Platelet Rich Plasma

What is Platelet-Rich Plasma (PRP)?

Platelet-rich plasma or PRP is a promising state of the art treatment that involves the injection of one’s own growth factors into an injured area to stimulate a healing response in damaged tissues. In response to an injury or tissue damage, your body naturally recruits platelets and white blood cells from the blood to initiate a healing response. Under normal conditions, platelets store numerous growth factors, which are released in response to signals from the injured tissue. Using this treatment allows us to concentrate platelets and white blood cells from your blood, and induce this growth factor release when we inject it back into injured tissue, stimulating a much stronger healing response. By enhancing the body's natural healing capacity, the treatment can lead to a more rapid, more efficient, and more thorough restoration of the tissue to a healthy state.

What conditions can be treated with PRP?

Many orthopaedic problems can be treated with PRP including: Rotator cuff tendonitis, partial rotator cuff tears, biceps tendonitis, shoulder bursitis, medial, and lateral epicondylitis (golfers & tennis elbow), elbow ligament sprains or tears, wrist and hand tendonitis, wrist and hand ligament sprains or tears, hip bursitis, hamstring tendonitis or tears, quadriceps tendonitis, patellar tendonitis, ligament sprains or tears in the knee, knee bursitis, shin splints, Achilles tendon tears, plantar fascitis, ankle and foot tendonitis, and ankle and foot ligament sprains or tears.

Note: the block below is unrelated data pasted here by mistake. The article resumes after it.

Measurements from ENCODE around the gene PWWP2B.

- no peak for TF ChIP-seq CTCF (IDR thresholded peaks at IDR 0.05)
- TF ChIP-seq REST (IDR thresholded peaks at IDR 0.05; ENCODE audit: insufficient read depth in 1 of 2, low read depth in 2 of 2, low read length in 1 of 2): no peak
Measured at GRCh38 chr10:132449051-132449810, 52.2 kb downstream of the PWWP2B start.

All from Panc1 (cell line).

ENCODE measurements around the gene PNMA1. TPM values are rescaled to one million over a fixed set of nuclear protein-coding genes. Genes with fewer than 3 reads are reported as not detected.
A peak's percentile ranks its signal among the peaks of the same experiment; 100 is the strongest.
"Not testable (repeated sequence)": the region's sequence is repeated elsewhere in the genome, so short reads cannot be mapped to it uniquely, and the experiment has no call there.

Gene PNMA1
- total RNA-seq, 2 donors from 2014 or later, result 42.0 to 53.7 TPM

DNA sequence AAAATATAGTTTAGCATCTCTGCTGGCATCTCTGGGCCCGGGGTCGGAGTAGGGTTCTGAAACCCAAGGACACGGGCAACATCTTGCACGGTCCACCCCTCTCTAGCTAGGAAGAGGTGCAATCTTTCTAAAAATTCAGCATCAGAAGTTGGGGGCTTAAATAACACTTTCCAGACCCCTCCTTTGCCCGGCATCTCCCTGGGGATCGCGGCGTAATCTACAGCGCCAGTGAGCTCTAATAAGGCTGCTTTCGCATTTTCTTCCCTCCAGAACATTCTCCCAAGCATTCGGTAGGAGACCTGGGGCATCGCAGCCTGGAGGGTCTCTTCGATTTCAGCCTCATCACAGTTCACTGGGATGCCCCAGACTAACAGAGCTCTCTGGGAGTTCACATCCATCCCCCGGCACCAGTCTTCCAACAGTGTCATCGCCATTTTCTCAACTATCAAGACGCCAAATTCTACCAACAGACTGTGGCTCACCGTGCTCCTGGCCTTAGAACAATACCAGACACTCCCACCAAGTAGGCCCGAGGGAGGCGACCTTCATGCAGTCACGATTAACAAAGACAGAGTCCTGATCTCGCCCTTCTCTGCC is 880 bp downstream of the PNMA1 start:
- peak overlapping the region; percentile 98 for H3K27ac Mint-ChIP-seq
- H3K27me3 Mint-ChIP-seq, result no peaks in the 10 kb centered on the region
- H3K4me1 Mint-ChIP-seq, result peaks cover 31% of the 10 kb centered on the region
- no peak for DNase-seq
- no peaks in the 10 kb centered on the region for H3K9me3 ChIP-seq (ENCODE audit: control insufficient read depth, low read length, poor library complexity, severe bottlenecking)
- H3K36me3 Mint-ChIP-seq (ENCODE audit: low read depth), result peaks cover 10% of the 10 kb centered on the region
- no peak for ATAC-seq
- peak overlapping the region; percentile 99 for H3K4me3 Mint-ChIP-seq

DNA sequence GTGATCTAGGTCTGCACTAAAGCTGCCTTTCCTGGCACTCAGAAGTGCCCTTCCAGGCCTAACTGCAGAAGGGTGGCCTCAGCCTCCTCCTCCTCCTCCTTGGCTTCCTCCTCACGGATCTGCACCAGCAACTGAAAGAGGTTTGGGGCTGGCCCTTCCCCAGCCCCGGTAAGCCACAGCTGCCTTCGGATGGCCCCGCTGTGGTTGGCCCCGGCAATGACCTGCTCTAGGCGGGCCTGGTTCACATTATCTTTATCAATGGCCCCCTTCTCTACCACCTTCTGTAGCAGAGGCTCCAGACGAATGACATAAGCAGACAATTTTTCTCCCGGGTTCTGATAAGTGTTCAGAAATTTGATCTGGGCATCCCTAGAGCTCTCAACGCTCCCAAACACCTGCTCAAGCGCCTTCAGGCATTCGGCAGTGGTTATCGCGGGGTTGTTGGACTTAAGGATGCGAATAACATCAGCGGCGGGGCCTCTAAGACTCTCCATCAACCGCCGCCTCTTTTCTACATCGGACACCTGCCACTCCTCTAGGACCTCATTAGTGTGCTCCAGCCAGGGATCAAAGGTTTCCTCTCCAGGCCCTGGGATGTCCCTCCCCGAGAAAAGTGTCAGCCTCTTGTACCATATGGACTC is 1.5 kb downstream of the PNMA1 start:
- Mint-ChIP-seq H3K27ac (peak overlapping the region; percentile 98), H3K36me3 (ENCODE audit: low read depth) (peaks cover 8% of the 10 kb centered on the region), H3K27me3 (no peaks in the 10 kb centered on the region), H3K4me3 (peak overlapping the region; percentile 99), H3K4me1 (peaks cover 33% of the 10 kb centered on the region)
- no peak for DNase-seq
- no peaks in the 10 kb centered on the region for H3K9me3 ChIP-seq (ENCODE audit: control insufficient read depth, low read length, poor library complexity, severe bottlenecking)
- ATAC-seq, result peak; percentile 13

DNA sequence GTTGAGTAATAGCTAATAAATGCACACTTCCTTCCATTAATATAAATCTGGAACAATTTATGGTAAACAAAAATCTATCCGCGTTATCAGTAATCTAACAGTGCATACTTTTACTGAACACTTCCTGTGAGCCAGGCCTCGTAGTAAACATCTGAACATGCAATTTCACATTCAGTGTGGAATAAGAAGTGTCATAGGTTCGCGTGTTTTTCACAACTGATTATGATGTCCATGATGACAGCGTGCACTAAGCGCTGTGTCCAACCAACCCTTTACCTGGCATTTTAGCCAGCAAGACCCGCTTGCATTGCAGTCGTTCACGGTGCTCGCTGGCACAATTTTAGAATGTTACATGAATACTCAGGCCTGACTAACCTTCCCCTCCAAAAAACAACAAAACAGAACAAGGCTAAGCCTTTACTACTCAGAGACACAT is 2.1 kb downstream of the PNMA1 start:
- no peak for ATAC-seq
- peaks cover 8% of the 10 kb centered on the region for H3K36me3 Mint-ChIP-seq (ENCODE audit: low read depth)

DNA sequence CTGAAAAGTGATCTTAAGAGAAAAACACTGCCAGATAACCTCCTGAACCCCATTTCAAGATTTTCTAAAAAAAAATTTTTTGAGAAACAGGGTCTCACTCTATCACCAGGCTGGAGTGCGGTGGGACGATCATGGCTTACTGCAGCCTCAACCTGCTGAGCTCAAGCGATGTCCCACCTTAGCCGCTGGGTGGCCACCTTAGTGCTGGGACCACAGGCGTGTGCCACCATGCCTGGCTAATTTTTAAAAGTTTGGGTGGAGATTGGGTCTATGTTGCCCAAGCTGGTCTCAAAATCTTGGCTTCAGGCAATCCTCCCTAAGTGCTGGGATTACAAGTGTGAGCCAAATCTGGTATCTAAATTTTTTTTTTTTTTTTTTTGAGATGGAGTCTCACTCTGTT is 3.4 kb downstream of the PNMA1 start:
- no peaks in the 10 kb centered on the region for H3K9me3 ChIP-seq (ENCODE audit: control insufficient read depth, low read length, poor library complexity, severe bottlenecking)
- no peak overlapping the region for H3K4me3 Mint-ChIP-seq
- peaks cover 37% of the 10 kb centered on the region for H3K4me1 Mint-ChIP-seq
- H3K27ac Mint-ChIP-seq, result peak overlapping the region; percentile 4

What is the treatment process?

Following a formal evaluation and diagnostic workup, an individualized treatment plan will be discussed with you. The first step involves drawing a small amount (30cc) of blood from your arm. The blood is placed in special tubes, placed into a centrifuge, and spun down to separate the platelets and white blood cells from the serum and red blood cells. The platelets and white blood cells are collected into a sterile syringe. The skin is sterilely prepped, the area is anesthetized with local anesthetic, and the PRP is injected into the damaged tissue that has been targeted for treatment.

What is the treatment duration?

Depending on the severity and duration of your injury, one to three PRP injections are suggested. Following the initial treatment with PRP, a follow up visit occurs 2-4 weeks later. At this visit an evaluation of your response to the initial therapy is performed and a decision is made regarding the need for additional PRP treatments. In general, chronic injuries require more than one injection. In both acute and chronic injuries, injections may be combined with an exercise or physical therapy program to enhance the success of the treatment.

Are PRP injections safe?

Research and clinical data show that PRP injections are extremely safe, with minimal risk for any adverse reaction or complication. Because PRP is produced from your own blood, there is no concern for rejection or disease transmission. There is a small risk of infection from any injection into the body, but this is very rare.